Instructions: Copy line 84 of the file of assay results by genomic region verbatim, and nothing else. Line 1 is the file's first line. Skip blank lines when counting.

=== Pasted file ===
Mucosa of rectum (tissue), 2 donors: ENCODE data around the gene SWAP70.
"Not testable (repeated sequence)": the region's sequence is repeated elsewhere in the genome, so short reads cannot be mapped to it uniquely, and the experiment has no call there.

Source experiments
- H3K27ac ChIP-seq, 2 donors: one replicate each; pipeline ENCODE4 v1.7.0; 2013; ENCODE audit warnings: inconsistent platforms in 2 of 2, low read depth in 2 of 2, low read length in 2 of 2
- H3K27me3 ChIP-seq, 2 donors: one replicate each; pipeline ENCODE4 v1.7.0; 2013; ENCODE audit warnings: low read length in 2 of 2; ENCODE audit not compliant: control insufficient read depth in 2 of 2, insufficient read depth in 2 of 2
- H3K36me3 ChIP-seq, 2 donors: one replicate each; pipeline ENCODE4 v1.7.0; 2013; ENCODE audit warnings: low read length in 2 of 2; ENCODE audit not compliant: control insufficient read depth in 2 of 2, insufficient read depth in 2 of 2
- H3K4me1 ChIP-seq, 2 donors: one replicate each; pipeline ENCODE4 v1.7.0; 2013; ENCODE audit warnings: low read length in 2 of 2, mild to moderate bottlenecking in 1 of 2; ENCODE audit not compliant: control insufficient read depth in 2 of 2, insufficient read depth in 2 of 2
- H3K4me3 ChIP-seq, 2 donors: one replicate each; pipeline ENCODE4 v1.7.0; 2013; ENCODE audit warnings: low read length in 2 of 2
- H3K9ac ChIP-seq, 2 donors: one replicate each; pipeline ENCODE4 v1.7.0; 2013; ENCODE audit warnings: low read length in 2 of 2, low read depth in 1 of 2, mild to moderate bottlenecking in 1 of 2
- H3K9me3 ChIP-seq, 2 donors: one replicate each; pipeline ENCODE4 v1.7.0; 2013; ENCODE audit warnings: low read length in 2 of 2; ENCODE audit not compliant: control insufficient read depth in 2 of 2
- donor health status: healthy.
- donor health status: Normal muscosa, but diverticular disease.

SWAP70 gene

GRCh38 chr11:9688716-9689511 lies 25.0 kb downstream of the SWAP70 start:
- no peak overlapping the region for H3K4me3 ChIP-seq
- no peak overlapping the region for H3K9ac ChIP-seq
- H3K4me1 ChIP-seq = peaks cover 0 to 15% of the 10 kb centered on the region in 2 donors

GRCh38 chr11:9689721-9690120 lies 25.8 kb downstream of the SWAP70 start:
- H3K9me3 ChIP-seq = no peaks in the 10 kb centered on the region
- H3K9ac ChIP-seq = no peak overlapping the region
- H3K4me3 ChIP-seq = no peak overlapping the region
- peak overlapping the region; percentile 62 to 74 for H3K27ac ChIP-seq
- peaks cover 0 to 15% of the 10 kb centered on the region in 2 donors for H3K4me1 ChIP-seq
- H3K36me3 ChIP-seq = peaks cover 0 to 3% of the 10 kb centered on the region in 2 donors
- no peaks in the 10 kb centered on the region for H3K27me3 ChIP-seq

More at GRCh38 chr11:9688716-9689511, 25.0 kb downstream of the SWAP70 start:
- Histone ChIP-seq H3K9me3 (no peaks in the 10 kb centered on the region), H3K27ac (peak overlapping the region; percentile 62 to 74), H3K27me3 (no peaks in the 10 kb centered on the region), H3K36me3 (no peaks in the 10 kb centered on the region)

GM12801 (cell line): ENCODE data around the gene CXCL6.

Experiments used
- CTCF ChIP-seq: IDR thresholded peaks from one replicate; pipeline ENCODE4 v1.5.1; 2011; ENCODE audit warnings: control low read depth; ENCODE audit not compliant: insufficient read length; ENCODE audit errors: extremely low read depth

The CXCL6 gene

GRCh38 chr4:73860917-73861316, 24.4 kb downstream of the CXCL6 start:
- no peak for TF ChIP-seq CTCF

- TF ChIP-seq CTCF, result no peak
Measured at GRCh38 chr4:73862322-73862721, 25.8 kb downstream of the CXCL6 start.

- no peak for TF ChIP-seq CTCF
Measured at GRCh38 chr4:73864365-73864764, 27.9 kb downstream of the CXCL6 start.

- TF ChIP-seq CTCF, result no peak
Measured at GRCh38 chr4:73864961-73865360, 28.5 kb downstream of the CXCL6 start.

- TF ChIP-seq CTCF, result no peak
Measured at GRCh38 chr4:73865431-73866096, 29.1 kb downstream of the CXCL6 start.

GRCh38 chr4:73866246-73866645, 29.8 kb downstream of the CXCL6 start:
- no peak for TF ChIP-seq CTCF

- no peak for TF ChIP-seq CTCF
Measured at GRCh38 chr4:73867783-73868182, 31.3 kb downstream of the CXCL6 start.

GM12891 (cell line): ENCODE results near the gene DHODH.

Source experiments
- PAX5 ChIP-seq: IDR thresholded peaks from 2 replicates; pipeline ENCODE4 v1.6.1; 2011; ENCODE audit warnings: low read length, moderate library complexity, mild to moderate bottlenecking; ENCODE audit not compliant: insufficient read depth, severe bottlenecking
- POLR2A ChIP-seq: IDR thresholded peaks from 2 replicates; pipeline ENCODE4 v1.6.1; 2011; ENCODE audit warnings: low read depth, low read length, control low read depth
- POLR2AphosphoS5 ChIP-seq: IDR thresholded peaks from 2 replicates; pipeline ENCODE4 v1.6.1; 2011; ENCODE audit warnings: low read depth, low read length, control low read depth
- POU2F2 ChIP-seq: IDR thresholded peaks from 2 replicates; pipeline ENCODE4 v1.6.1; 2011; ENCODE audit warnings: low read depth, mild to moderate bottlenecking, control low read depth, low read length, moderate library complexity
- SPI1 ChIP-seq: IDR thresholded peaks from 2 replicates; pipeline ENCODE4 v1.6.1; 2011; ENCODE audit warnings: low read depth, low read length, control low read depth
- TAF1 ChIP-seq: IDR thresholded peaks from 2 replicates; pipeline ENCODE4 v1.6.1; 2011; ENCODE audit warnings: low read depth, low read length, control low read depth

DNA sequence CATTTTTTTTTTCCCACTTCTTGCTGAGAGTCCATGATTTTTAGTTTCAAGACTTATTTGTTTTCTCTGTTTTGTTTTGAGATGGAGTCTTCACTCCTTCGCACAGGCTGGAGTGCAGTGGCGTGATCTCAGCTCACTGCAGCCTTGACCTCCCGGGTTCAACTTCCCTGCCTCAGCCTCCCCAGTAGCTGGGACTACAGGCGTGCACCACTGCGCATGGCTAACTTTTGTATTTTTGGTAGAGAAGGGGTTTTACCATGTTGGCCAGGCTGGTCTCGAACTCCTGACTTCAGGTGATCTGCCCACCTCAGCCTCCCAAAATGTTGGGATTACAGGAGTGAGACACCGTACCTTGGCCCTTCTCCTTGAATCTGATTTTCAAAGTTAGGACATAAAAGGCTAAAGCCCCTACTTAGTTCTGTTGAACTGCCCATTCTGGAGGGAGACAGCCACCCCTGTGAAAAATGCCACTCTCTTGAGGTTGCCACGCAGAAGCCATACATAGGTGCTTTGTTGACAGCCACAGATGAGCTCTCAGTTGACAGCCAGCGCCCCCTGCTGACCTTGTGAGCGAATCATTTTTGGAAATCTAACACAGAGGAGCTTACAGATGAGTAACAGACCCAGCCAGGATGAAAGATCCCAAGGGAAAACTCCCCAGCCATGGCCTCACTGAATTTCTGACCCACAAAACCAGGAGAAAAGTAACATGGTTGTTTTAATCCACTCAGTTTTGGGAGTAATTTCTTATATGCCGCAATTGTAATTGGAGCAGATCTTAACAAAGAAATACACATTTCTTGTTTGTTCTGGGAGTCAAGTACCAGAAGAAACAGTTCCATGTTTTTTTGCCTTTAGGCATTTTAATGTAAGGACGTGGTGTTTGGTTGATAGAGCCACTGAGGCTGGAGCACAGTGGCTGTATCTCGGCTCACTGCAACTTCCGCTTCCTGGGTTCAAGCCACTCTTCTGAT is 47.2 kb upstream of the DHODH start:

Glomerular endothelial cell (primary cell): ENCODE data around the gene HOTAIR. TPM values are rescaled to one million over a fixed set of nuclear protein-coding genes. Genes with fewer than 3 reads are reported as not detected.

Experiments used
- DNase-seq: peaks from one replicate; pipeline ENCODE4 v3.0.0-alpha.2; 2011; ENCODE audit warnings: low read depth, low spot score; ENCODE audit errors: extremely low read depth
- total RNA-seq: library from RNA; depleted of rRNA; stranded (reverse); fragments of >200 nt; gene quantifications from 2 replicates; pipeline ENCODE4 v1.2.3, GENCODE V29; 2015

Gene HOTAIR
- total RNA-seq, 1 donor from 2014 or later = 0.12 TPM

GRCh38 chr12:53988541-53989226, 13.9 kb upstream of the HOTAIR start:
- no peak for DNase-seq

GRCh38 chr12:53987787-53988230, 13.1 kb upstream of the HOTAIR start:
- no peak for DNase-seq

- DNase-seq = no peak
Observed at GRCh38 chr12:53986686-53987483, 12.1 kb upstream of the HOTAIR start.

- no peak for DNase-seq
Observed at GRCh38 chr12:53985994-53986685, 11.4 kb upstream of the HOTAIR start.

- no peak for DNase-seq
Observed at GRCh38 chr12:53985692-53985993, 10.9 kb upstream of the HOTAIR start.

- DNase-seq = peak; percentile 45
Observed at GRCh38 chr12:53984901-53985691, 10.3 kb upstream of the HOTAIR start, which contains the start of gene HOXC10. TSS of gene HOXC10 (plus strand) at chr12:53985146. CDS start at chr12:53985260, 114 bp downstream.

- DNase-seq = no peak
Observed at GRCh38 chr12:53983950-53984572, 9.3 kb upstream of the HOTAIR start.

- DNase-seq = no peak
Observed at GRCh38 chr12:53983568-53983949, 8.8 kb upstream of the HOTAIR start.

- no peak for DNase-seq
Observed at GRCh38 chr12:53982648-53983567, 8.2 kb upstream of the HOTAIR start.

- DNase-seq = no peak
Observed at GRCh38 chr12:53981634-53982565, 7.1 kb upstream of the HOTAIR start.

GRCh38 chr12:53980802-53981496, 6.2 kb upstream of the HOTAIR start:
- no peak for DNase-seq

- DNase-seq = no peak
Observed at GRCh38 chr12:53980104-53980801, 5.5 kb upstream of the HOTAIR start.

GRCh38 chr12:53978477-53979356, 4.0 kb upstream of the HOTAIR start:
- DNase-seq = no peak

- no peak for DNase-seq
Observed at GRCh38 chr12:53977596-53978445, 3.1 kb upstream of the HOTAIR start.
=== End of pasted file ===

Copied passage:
Observed at GRCh38 chr12:53980104-53980801, 5.5 kb upstream of the HOTAIR start.